The robot arm is performing a peculiar kind of Sisyphean task. It hovers over a glistening pile of cooked chicken parts, dips down, and retrieves a single piece.

A moment later, it swings around and places the chunk of chicken, ever so gently, into a bento box moving along a conveyor belt. This robot, created by a San Francisco–based company called Osaro, is smarter than any you’ve seen before.

The software that controls it has taught it to pick and place chicken in about five seconds—faster than your average food-processing worker. Within the year, Osaro expects its robots to find work in a Japanese food factory.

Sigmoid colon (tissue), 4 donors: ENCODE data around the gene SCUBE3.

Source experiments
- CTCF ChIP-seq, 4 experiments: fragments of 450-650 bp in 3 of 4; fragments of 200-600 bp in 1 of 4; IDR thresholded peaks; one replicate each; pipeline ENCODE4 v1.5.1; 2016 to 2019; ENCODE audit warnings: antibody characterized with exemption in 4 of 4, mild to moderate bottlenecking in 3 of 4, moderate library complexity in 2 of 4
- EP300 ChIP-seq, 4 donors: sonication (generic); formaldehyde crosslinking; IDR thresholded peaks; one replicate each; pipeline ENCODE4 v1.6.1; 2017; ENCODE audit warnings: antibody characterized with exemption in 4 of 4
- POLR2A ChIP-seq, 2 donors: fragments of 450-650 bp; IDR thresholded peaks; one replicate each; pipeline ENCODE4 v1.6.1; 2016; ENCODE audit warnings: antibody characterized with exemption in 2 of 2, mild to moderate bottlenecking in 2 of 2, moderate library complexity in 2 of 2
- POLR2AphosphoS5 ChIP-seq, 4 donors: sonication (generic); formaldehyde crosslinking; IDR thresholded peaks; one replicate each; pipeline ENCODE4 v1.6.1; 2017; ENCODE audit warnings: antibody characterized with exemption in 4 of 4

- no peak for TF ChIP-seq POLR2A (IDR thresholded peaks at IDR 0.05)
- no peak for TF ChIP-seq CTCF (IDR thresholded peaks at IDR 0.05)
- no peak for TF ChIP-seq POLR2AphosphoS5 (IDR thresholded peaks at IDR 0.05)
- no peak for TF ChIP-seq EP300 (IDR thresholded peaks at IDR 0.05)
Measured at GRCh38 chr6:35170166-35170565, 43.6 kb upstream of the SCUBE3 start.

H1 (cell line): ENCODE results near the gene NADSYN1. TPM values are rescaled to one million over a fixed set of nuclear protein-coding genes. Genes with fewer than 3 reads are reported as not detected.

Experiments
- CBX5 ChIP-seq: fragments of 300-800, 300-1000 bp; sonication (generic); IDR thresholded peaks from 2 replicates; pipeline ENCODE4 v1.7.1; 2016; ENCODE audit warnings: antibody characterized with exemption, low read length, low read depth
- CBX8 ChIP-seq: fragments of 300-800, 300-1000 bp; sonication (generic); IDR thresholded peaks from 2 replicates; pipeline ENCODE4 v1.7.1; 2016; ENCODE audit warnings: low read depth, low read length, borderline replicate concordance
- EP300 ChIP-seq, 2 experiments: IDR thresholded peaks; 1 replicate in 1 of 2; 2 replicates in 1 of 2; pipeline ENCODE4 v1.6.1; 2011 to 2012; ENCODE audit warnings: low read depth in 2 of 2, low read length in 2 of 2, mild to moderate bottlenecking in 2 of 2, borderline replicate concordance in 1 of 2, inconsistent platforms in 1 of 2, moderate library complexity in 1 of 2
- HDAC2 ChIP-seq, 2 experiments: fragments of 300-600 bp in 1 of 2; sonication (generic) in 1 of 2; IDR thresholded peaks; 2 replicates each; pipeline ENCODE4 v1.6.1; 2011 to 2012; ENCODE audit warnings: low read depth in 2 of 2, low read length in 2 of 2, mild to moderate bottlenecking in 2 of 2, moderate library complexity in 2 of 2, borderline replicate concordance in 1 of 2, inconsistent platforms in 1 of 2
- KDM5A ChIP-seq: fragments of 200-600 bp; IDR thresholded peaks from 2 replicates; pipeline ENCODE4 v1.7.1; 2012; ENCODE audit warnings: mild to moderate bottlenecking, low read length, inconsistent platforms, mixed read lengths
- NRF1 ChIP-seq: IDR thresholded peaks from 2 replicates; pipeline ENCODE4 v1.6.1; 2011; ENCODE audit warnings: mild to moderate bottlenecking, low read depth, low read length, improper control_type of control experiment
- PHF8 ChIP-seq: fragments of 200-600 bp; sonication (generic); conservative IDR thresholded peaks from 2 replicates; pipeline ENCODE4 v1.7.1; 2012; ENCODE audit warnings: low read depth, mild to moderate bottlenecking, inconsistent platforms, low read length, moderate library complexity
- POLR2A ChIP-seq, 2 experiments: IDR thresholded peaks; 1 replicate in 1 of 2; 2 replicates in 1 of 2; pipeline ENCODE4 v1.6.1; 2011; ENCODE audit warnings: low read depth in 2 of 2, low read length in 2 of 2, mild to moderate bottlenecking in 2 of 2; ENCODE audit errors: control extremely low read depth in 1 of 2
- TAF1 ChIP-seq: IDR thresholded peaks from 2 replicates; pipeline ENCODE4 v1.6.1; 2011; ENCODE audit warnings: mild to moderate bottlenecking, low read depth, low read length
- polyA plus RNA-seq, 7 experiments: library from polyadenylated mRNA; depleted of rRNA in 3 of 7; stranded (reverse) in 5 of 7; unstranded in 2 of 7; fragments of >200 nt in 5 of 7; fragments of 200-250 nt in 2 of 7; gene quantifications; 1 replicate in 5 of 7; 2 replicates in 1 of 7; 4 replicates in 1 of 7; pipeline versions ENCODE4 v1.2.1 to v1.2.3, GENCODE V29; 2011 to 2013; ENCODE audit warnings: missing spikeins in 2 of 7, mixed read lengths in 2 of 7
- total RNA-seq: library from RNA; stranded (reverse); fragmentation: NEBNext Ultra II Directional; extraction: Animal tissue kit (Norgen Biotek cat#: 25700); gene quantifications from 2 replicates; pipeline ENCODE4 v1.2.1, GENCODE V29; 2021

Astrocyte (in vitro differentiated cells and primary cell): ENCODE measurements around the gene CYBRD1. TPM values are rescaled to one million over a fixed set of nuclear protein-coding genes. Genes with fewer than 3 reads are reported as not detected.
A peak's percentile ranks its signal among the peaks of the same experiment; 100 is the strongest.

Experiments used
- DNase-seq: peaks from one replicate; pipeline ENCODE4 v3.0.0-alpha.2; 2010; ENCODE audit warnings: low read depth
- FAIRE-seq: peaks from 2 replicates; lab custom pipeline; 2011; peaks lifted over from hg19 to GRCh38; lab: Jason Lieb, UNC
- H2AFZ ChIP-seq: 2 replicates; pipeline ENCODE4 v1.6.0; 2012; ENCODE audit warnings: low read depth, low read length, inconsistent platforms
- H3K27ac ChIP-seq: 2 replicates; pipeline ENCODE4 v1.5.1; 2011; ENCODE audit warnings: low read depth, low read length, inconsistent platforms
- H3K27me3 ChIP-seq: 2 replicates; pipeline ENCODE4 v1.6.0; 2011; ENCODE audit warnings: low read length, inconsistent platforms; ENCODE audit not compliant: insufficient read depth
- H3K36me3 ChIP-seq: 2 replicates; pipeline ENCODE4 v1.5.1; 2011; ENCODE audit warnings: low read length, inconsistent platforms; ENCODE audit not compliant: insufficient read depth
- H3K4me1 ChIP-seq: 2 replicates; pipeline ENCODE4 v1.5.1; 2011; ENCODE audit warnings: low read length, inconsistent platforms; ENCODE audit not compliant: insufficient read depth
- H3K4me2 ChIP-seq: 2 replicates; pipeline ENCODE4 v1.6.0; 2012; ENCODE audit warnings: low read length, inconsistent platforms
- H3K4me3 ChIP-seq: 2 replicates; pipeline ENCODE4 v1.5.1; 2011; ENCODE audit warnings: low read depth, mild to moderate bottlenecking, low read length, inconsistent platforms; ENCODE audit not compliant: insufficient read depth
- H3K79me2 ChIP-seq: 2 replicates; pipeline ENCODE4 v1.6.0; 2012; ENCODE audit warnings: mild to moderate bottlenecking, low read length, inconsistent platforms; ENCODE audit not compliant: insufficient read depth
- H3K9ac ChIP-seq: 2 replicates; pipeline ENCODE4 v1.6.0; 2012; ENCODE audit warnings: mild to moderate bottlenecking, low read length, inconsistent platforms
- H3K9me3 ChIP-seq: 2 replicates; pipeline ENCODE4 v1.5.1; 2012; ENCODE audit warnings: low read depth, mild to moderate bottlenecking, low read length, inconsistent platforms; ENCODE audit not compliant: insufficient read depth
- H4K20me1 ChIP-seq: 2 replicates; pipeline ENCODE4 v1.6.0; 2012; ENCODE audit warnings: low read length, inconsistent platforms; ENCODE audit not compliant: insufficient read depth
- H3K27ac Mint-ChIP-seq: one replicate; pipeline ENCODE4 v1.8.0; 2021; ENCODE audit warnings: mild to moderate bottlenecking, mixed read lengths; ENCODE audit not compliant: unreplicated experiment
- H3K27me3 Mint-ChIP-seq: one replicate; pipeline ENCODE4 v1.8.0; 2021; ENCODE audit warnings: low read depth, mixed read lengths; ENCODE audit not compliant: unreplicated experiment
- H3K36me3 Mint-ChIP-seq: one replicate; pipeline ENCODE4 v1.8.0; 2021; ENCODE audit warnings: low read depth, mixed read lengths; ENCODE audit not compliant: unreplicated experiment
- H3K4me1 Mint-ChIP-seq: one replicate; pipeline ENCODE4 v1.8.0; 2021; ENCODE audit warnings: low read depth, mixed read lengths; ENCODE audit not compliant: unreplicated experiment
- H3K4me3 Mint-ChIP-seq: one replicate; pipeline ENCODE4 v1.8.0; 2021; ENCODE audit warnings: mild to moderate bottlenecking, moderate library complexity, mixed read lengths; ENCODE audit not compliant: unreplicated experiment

Anyone worried about a robot uprising need only step inside a modern factory to see how far away that is. Most robots are powerful and precise but can’t do anything unless programmed meticulously.

An ordinary robot arm lacks the sense needed to pick up an object if it is moved an inch. It is completely hopeless at gripping something unfamiliar; it doesn’t know the difference between a marshmallow and a cube of lead. Read more from…

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